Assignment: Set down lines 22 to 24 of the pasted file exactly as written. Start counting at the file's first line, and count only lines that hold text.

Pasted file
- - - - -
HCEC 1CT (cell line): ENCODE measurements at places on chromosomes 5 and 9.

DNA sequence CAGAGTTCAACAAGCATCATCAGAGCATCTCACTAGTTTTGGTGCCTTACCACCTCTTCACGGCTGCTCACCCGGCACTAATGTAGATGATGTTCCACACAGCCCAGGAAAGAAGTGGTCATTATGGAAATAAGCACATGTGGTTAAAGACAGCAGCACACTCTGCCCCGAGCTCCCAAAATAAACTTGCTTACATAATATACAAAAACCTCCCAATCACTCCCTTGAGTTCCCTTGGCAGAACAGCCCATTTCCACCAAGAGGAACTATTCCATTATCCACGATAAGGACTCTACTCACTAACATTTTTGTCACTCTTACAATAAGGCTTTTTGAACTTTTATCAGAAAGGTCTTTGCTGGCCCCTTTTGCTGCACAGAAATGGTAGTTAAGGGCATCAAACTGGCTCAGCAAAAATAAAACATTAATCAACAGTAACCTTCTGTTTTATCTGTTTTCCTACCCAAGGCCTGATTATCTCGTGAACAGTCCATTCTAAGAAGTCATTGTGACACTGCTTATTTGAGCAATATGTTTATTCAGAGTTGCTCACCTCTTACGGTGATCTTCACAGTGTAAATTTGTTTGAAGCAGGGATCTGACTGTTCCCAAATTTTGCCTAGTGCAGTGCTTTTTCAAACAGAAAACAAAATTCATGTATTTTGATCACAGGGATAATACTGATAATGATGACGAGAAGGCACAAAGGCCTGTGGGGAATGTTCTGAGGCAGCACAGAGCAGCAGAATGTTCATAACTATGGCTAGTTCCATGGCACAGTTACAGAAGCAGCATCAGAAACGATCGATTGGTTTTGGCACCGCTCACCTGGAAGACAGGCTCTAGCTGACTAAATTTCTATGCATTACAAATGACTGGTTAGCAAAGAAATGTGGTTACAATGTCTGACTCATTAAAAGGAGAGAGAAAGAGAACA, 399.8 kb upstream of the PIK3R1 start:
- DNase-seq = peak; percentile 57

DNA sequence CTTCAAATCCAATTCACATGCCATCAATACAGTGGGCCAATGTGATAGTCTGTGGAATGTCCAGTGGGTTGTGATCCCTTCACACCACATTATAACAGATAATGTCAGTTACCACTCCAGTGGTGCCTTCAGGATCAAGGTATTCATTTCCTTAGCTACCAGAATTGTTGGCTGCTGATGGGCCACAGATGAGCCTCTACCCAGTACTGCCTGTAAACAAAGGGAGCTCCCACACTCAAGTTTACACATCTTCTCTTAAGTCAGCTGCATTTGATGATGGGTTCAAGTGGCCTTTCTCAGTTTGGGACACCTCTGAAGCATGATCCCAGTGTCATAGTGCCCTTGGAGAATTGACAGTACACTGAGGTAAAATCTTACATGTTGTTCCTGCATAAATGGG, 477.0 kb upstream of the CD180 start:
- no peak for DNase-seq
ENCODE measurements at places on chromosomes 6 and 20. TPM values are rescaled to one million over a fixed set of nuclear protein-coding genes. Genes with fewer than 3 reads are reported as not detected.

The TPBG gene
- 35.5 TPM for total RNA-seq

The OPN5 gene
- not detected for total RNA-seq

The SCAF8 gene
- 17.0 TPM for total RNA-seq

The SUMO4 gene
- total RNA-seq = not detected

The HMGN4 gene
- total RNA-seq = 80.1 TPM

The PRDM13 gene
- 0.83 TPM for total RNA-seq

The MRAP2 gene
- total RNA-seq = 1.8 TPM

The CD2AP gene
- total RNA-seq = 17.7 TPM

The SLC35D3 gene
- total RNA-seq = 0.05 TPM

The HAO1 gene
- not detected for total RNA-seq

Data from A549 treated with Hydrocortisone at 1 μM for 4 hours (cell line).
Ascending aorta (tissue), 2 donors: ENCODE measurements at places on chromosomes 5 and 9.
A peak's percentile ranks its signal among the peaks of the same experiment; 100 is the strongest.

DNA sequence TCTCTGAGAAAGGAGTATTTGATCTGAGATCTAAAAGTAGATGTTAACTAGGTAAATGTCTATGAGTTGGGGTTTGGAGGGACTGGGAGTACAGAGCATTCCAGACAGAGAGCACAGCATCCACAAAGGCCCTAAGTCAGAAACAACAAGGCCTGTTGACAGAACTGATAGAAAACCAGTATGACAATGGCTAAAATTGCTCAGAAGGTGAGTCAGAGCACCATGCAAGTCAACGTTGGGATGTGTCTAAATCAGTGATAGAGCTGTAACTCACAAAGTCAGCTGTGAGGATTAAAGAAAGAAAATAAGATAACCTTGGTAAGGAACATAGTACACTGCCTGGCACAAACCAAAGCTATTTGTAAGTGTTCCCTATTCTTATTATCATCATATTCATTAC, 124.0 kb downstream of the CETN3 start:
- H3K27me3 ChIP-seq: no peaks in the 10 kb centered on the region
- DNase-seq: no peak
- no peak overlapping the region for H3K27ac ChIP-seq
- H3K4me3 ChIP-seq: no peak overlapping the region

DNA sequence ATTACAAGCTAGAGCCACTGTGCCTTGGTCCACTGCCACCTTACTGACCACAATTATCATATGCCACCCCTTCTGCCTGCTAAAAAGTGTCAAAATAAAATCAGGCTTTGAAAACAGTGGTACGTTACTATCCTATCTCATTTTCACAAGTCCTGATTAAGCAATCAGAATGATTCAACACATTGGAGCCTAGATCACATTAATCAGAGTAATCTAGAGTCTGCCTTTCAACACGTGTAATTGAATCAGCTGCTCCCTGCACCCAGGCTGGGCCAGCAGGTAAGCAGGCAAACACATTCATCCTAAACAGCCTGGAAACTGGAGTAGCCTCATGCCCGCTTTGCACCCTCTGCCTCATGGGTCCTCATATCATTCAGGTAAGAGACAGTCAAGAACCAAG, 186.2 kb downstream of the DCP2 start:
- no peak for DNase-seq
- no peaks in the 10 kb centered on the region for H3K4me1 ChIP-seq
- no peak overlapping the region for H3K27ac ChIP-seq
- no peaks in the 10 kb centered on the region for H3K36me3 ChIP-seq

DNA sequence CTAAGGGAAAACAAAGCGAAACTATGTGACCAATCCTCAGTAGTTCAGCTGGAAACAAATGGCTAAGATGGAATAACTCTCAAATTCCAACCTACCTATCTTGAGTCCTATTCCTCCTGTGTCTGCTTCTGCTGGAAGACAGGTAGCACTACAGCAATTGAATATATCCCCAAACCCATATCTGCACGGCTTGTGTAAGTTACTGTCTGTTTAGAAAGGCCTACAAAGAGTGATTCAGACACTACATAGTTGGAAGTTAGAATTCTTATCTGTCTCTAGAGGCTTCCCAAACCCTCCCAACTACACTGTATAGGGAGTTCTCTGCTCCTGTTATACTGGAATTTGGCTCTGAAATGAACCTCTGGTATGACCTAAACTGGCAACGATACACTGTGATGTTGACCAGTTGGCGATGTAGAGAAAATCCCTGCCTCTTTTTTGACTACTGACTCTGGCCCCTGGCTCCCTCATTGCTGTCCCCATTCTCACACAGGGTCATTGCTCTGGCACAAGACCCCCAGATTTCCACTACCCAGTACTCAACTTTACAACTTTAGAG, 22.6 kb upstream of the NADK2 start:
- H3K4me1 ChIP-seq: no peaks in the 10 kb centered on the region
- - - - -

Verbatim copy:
- total RNA-seq = 17.7 TPM

The SLC35D3 gene
- total RNA-seq = 0.05 TPM